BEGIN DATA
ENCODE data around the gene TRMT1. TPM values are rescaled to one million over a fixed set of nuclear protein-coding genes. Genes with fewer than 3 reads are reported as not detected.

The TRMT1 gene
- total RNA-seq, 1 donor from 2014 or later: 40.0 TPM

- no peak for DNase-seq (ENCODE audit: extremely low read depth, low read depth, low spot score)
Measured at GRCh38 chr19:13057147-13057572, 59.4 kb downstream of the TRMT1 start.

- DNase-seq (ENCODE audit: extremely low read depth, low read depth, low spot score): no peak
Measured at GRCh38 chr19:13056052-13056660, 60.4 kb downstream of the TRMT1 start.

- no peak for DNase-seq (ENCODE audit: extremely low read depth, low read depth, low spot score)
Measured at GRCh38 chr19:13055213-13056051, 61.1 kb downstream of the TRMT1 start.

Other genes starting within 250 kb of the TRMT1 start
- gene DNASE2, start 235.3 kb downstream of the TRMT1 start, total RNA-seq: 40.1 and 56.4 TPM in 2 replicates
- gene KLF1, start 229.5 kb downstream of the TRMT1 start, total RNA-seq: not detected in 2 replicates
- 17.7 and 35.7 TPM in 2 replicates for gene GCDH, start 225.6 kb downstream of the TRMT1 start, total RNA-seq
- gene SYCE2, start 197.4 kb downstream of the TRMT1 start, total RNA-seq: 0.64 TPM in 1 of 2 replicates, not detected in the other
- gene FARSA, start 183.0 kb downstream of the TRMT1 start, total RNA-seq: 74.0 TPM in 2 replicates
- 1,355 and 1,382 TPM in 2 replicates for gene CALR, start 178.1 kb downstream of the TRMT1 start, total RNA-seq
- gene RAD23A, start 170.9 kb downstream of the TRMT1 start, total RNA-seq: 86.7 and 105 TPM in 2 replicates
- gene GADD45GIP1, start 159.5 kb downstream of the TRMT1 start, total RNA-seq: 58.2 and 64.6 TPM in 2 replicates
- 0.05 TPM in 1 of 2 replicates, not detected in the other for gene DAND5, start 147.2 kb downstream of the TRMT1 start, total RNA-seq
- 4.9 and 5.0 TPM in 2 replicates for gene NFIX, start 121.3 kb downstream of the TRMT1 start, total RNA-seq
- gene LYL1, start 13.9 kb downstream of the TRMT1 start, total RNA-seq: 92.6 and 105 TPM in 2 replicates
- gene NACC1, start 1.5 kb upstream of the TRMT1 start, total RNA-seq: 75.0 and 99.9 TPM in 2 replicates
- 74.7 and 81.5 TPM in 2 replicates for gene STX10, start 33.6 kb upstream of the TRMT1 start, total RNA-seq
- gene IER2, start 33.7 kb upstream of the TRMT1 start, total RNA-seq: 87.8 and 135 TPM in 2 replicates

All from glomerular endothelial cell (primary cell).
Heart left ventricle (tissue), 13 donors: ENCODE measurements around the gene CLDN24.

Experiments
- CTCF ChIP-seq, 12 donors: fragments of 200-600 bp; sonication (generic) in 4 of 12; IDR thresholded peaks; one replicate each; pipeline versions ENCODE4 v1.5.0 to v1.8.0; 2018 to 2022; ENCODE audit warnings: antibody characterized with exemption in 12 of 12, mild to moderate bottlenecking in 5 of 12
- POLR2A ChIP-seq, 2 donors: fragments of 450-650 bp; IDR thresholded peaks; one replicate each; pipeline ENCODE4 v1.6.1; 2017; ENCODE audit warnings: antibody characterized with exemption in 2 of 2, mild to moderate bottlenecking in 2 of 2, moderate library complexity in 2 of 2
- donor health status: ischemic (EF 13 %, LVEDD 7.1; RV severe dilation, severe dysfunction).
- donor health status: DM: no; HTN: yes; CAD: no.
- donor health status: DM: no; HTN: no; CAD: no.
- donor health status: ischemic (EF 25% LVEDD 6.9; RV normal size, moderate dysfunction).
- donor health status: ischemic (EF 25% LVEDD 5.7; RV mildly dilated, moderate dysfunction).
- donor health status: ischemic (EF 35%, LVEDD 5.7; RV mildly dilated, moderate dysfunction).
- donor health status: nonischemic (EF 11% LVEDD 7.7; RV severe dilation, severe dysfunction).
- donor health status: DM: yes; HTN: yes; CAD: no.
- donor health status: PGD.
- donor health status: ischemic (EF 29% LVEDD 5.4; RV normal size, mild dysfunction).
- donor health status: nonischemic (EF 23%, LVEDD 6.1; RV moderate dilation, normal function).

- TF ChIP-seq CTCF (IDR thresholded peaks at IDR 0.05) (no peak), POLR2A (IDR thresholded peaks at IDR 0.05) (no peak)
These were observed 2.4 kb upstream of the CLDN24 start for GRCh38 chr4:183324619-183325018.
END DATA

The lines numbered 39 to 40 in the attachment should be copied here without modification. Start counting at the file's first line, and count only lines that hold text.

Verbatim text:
- donor health status: ischemic (EF 29% LVEDD 5.4; RV normal size, mild dysfunction).
- donor health status: nonischemic (EF 23%, LVEDD 6.1; RV moderate dilation, normal function).